A recent survey by instantprint has revealed that politics in the workplace is a contentious issue for many Brits, with nearly 1 in 5 having engaged in heated debates with colleagues over political views.

The survey, which included over 1,000 respondents, uncovered that more than a quarter of Brits believe politics is not a suitable topic for the workplace. This sentiment is echoed by the fact that over 53 percent of respondents choose to keep their political opinions to themselves while at work

The study highlighted that 60 percent of participants find it inappropriate to inquire about a colleague’s voting preferences, signalling that political discussions remain largely taboo in professional settings. Furthermore, more than half of the respondents feel that discussing politics at work can lead to conflicts.

Interestingly, 21 percent of those surveyed mentioned that their workplaces have specific rules regarding political discussions, while more than a third support the implementation of such rules. However, a majority of 51 percent prefer to maintain the status quo, allowing political conversations to occur without formal restrictions.

Despite the general hesitance to openly discuss politics, almost 1 in 5 respondents have experienced conflicts with colleagues over political matters. One in twelve admitted to actively trying to influence their colleagues’ political views, while a third confessed to sharing political news and memes at work.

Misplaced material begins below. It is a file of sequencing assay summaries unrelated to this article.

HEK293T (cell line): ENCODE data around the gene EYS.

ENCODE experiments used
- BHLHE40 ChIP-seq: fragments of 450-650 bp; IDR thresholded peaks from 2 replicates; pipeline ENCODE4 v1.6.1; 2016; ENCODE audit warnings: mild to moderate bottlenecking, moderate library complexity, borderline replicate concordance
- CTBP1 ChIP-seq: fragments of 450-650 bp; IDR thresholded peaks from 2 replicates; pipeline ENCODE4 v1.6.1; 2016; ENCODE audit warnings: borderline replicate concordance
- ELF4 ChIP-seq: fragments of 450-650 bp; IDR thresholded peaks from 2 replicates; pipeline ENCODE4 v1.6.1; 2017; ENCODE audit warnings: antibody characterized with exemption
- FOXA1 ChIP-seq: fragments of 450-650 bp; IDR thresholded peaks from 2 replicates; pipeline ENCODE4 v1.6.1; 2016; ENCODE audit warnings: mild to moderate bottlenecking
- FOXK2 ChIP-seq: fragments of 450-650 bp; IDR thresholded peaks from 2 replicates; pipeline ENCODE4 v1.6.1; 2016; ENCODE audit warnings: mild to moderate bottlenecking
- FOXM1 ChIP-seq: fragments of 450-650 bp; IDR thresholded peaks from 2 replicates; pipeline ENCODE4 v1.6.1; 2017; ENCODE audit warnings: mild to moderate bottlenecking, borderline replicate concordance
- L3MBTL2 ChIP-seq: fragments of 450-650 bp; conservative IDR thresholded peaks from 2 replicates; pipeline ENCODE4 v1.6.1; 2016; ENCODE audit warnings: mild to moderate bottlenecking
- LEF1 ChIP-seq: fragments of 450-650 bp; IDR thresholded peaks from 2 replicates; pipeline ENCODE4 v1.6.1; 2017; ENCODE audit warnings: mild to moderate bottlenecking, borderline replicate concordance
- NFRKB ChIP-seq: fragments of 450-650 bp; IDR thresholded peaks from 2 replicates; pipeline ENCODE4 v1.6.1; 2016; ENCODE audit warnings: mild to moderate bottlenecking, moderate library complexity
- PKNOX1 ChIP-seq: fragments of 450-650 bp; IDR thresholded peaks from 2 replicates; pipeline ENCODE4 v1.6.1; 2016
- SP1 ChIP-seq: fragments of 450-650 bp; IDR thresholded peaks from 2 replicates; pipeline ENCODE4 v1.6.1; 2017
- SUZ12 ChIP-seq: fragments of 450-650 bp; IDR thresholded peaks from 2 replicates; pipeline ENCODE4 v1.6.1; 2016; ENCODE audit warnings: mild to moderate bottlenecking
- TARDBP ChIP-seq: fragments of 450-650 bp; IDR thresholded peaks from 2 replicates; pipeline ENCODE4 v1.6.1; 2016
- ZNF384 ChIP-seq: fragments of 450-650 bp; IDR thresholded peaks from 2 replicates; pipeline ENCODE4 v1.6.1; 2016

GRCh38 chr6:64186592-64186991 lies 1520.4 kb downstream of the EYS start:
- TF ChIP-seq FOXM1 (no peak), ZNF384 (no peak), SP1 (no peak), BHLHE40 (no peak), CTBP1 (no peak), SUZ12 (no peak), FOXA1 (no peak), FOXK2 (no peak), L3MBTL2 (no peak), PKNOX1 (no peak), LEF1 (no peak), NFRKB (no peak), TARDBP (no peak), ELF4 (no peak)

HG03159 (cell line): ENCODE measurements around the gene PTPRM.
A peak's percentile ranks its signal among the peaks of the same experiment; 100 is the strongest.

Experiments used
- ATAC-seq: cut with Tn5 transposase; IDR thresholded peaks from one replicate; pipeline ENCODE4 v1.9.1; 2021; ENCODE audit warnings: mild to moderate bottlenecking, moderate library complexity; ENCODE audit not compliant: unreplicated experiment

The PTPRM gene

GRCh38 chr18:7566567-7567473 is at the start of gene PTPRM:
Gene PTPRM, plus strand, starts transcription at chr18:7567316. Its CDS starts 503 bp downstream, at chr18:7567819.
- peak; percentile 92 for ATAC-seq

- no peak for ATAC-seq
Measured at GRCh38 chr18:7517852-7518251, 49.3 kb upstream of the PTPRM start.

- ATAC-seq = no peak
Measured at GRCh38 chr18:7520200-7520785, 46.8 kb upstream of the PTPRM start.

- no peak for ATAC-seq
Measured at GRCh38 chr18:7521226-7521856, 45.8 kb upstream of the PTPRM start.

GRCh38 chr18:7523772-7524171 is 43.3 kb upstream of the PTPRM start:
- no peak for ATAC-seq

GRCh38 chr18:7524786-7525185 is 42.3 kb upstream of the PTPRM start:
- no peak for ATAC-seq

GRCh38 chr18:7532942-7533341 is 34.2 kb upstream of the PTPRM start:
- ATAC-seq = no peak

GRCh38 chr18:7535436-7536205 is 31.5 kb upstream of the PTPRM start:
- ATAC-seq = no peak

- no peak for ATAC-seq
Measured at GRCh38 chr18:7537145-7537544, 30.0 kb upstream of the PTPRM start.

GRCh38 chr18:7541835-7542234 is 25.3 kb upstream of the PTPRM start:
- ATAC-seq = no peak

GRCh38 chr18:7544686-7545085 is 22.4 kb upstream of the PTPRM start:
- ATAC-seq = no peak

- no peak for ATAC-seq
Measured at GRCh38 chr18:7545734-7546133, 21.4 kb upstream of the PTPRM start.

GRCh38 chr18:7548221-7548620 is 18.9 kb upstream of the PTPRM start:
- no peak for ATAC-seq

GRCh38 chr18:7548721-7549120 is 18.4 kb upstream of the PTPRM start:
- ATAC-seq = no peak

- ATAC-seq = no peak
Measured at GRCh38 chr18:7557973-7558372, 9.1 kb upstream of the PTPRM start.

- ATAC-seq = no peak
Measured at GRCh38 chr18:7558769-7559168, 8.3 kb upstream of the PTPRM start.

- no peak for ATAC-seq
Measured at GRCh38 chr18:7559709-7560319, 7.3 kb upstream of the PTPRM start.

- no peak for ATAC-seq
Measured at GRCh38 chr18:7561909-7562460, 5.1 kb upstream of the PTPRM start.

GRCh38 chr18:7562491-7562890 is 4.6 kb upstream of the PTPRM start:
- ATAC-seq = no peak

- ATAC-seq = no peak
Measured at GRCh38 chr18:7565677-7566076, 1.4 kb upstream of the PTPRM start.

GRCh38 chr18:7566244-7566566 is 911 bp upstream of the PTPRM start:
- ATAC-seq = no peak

The survey also revealed generational differences, with younger team members reportedly facing pressure from older colleagues with strong political opinions. This generational divide adds another layer of complexity to political discussions in the workplace.

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Amelia Brand is the Editor for HRreview, and host of the HR in Review podcast series. With a Master’s degree in Legal and Political Theory, her particular interests within HR include employment law, DE&I, and wellbeing within the workplace. Prior to working with HRreview, Amelia was Sub-Editor of a magazine, and Editor of the Environmental Justice Project at University College London, writing and overseeing articles into UCL’s weekly newsletter. Her previous academic work has focused on philosophy, politics and law, with a special focus on how artificial intelligence will feature in the future.